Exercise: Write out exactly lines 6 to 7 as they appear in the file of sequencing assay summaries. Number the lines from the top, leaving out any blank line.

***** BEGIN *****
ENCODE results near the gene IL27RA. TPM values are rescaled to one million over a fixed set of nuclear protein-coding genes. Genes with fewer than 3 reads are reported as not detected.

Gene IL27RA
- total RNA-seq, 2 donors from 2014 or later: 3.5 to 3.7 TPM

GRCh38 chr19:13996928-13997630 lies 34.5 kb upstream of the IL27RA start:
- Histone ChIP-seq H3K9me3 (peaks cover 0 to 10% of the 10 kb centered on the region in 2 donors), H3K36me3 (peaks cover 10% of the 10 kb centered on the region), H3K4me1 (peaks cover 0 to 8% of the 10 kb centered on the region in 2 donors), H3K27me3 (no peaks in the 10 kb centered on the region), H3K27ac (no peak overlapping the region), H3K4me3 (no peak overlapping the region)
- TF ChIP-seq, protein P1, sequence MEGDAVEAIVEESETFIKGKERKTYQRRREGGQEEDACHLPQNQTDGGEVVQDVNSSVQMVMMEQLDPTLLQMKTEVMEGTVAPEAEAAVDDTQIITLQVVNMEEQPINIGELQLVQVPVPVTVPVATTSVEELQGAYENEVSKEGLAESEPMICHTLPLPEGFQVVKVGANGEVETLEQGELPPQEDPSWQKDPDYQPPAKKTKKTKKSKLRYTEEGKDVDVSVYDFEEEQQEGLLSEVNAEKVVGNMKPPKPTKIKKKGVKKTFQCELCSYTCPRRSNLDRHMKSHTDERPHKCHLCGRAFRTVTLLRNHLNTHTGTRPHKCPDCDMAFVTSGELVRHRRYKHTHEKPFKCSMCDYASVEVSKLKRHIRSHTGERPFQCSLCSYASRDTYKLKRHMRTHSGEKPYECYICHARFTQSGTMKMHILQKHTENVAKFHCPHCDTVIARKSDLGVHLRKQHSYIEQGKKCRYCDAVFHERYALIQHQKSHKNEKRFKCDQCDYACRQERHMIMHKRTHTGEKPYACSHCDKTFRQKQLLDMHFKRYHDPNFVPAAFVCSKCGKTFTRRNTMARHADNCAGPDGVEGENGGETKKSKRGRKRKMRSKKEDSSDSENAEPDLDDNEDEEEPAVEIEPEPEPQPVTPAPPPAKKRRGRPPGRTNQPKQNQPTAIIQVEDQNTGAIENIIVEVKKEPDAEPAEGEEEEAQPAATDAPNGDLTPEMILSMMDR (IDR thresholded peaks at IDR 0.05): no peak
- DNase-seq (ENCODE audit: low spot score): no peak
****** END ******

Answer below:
- TF ChIP-seq, protein P1, sequence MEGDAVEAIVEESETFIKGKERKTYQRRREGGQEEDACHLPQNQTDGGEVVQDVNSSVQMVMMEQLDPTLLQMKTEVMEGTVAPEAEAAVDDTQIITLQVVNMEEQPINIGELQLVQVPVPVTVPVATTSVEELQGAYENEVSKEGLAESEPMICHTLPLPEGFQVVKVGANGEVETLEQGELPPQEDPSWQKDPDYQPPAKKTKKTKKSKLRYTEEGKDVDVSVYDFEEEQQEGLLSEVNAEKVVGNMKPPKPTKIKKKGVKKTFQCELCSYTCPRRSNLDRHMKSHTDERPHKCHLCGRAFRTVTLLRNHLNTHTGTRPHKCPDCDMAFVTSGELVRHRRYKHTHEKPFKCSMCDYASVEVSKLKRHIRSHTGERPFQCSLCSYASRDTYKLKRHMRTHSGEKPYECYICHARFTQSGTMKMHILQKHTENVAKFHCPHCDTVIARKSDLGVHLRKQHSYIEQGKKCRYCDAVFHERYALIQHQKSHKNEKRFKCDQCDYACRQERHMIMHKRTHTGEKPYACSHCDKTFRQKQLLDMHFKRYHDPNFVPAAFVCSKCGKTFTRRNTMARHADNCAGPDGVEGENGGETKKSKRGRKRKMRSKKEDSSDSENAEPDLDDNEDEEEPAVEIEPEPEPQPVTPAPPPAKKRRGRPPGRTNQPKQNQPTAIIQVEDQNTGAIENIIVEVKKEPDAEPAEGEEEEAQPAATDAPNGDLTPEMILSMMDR (IDR thresholded peaks at IDR 0.05): no peak
- DNase-seq (ENCODE audit: low spot score): no peak